In June 1948, the Republicans nominated New York Governor Thomas Dewey for president. Truman had defeated Dewey in 1944 as part of Roosevelt's fourth presidential victory. However, unlike in 1944, Dewey's chances for victory seemed inevitable.
In July 12, 1948, the Democratic National Convention convened in the same location as the RNC. As the incumbent President, Truman's nomination was secure. Although Truman watched the Convention on television, a new concept, he wouldn't attend until the early morning of July 15 to accept the nomination.
The Democratic Party became divided after a civil rights speech by Minneapolis Mayor Hubert Humphrey. He boldly claimed "the time has arrived in America for the Democratic Party to get out of the shadows of states' rights and walk forthrightly into the bright sunshine of human rights" and to support the civil rights movement. Racist Southern delegates were outraged. 22 delegates from Mississippi and 13 delegates from Alabama, two of America's most backward states, walked out of the delegation to nominate Strom Thurmond as a "Dixiecrat".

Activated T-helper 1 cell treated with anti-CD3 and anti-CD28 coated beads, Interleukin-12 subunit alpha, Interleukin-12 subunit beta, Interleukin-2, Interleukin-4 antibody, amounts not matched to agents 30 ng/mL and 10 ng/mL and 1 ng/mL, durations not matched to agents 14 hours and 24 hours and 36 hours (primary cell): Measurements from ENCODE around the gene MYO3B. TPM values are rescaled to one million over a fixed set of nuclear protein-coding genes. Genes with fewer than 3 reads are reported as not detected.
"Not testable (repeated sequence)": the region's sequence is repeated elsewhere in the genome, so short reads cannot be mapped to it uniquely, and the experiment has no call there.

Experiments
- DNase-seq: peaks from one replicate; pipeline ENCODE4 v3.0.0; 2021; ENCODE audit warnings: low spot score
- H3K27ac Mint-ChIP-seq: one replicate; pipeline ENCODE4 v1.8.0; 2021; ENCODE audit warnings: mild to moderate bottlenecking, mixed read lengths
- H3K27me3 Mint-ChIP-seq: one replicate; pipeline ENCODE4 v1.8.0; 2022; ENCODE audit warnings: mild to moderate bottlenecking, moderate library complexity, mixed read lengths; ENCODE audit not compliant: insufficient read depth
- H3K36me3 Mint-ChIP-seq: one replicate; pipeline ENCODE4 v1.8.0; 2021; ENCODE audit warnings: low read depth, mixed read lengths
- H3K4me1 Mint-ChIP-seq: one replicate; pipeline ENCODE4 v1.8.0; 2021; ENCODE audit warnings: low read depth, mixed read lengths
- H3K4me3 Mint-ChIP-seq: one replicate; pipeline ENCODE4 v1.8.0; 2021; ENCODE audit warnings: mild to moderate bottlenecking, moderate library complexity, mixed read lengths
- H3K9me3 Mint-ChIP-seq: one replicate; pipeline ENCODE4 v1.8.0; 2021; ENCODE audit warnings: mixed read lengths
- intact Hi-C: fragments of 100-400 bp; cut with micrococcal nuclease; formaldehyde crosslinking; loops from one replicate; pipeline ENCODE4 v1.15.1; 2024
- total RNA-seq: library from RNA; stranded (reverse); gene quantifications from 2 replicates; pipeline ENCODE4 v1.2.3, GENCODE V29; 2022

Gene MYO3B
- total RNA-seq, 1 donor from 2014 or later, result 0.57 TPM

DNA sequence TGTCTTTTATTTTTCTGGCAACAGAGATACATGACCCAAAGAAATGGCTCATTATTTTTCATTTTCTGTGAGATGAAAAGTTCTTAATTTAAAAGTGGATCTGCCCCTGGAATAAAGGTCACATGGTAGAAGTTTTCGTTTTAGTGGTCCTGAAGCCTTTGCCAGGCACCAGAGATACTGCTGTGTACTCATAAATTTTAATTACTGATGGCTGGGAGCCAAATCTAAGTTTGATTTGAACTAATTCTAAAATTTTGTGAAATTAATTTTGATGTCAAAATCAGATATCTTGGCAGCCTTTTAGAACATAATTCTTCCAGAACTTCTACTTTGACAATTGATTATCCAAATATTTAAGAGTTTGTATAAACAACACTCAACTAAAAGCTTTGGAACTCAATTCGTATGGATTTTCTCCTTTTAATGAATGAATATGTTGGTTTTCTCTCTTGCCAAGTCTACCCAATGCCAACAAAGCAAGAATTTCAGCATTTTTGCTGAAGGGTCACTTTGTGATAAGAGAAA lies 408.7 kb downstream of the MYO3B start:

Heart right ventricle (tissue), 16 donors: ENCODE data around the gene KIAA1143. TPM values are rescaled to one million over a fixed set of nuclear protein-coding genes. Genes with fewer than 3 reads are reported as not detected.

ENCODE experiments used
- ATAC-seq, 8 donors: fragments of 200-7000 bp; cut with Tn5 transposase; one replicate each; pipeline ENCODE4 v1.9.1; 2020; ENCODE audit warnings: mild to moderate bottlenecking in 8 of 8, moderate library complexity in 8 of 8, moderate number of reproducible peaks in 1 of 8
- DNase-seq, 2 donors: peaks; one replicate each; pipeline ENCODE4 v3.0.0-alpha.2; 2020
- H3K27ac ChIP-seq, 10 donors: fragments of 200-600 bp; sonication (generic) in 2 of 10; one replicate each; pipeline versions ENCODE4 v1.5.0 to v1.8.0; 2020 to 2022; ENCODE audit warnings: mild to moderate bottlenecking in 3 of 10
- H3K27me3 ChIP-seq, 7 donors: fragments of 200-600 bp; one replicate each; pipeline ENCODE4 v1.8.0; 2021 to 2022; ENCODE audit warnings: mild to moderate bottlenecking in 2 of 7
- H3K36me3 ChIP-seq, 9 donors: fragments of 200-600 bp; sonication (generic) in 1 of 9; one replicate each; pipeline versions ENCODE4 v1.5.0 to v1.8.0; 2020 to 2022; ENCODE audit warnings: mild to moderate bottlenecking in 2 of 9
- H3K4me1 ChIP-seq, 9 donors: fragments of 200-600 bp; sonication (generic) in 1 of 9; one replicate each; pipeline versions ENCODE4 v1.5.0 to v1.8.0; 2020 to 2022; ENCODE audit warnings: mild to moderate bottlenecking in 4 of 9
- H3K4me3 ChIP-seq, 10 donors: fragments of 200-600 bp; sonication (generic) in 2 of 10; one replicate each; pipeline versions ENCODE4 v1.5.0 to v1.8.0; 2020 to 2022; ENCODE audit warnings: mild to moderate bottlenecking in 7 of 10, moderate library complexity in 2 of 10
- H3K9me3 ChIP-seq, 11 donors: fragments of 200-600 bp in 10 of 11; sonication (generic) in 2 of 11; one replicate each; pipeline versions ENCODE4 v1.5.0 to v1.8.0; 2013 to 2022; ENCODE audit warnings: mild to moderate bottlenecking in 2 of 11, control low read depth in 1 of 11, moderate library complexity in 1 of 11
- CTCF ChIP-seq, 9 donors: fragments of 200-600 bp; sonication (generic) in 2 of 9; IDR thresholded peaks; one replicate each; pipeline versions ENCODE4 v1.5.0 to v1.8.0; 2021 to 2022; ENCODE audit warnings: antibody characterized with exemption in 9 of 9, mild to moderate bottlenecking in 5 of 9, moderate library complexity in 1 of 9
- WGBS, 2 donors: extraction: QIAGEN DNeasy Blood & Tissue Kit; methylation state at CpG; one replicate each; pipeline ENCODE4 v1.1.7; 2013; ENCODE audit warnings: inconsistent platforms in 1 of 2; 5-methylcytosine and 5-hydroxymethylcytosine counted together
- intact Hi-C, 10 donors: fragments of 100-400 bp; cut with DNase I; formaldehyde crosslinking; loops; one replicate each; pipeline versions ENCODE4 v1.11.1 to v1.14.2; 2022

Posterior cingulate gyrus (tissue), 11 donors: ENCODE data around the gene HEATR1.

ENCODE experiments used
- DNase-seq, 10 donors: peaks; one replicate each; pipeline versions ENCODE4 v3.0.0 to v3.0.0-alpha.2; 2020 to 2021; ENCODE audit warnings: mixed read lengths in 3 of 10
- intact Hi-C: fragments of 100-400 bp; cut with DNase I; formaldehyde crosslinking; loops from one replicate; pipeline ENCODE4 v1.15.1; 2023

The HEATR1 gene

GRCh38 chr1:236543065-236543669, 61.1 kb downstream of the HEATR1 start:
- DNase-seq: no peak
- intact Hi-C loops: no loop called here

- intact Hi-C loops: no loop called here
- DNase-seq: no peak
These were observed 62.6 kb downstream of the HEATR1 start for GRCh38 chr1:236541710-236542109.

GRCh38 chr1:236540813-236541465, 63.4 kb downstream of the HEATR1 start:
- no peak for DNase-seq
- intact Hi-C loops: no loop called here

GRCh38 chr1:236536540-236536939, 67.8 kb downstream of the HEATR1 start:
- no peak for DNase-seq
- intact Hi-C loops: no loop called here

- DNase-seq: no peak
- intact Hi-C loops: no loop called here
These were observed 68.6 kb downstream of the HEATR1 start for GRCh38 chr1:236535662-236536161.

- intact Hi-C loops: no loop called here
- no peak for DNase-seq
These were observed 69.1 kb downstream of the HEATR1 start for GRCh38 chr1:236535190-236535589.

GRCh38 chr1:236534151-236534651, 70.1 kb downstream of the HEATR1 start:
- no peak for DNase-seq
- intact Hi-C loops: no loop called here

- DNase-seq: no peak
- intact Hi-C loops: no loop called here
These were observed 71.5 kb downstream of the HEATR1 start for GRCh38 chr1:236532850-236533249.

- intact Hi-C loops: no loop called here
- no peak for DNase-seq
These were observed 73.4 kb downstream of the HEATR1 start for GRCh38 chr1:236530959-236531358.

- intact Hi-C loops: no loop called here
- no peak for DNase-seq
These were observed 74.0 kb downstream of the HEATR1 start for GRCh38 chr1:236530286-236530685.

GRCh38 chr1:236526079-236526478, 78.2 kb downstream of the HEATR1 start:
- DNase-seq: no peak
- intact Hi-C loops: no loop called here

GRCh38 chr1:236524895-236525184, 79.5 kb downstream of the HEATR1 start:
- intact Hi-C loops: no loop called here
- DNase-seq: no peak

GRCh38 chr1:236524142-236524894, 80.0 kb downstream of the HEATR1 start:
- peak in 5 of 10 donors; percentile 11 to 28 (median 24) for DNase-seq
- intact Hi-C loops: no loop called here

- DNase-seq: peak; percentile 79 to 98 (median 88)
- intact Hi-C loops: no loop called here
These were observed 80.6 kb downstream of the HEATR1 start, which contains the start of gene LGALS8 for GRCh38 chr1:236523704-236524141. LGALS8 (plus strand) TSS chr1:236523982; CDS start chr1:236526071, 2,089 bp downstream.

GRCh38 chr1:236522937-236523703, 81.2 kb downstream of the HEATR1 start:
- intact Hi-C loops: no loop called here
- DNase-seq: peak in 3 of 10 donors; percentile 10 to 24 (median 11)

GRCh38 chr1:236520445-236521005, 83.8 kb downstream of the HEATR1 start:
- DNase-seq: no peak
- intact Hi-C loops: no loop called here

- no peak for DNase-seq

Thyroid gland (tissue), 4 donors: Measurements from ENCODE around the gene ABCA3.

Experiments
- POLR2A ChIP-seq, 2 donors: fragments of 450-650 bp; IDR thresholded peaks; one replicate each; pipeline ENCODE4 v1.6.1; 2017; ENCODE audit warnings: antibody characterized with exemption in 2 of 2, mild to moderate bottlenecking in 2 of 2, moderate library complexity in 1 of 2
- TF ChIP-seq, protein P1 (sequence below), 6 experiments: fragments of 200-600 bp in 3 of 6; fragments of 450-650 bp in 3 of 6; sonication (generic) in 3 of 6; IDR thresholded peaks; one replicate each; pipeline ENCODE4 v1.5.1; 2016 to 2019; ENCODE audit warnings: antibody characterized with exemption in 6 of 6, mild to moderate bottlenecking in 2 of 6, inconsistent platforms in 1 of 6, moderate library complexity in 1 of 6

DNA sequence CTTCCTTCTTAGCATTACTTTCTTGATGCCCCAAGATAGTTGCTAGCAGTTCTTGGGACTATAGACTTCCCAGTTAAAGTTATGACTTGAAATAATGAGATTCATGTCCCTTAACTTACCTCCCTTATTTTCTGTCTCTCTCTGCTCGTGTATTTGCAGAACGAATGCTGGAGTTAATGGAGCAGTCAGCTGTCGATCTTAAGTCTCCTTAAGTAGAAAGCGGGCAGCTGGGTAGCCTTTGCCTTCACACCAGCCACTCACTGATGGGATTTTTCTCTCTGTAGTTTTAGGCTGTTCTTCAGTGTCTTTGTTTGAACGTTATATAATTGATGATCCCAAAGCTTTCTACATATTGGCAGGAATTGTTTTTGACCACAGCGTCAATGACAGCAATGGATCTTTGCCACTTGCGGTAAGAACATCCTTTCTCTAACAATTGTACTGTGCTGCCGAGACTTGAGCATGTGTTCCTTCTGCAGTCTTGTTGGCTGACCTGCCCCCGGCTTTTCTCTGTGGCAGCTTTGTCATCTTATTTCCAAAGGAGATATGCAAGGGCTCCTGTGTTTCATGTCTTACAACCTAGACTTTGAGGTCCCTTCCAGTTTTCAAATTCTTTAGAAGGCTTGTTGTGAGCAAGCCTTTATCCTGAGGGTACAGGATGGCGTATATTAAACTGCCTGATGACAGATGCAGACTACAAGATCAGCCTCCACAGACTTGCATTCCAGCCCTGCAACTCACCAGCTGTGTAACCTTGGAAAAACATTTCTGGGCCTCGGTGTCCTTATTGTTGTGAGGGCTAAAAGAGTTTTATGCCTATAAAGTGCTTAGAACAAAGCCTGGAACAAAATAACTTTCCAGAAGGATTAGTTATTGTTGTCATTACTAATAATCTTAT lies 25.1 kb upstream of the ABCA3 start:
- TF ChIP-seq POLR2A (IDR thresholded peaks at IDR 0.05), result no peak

As a running mate, Truman picked Kentucky Senator Alben Barkley, the chairman of the Democratic National Convention since 1937.
During his acceptance speech, which was at 2 am, Truman talked to the people instead of speaking down to them. He rallied for the Democratic Party to unite. Truman famously claimed "Senator Barkley and I will win this election and make these Republicans like it — don't you forget that!" which started a slogan "Give 'em hell, Harry!"
Truman went on the attack against the Republicans, highlighting that Republicans were an anti-Semitic, anti-Catholic rich man's party and the Democratic Party looked out for the common people. He also accused them of hypocrisy. Just months before, the GOP had blocked Truman's legislation intended to revive the economy only to have the exact same measures in their 1948 platform. He challenged the Republicans to actually help the people or be the "Do Nothing 80th Congress". Of course, the Republicans refused and no legislation of consequence was passed.